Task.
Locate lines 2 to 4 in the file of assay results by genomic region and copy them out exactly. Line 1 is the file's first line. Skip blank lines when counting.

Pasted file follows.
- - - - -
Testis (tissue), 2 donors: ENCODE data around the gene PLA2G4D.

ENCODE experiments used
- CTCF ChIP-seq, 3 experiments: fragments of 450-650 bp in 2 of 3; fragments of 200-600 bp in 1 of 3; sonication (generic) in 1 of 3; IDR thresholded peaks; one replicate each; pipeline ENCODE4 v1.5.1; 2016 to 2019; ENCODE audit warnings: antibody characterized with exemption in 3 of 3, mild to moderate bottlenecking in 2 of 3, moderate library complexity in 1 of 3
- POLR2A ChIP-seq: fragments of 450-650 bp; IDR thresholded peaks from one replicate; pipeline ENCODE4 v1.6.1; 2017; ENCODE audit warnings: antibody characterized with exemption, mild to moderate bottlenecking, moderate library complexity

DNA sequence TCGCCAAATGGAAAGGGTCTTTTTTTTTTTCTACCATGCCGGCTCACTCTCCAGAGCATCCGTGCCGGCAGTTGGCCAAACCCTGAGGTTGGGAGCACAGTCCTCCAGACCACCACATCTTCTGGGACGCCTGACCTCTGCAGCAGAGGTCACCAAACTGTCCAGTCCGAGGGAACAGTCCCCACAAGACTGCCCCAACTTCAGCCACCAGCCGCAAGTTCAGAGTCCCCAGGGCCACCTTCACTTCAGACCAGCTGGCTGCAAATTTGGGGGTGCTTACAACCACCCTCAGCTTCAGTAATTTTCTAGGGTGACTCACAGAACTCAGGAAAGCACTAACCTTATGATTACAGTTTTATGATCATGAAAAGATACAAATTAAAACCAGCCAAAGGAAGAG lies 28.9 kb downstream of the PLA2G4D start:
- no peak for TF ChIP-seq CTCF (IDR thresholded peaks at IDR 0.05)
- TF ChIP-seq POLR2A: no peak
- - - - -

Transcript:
ENCODE experiments used
- CTCF ChIP-seq, 3 experiments: fragments of 450-650 bp in 2 of 3; fragments of 200-600 bp in 1 of 3; sonication (generic) in 1 of 3; IDR thresholded peaks; one replicate each; pipeline ENCODE4 v1.5.1; 2016 to 2019; ENCODE audit warnings: antibody characterized with exemption in 3 of 3, mild to moderate bottlenecking in 2 of 3, moderate library complexity in 1 of 3
- POLR2A ChIP-seq: fragments of 450-650 bp; IDR thresholded peaks from one replicate; pipeline ENCODE4 v1.6.1; 2017; ENCODE audit warnings: antibody characterized with exemption, mild to moderate bottlenecking, moderate library complexity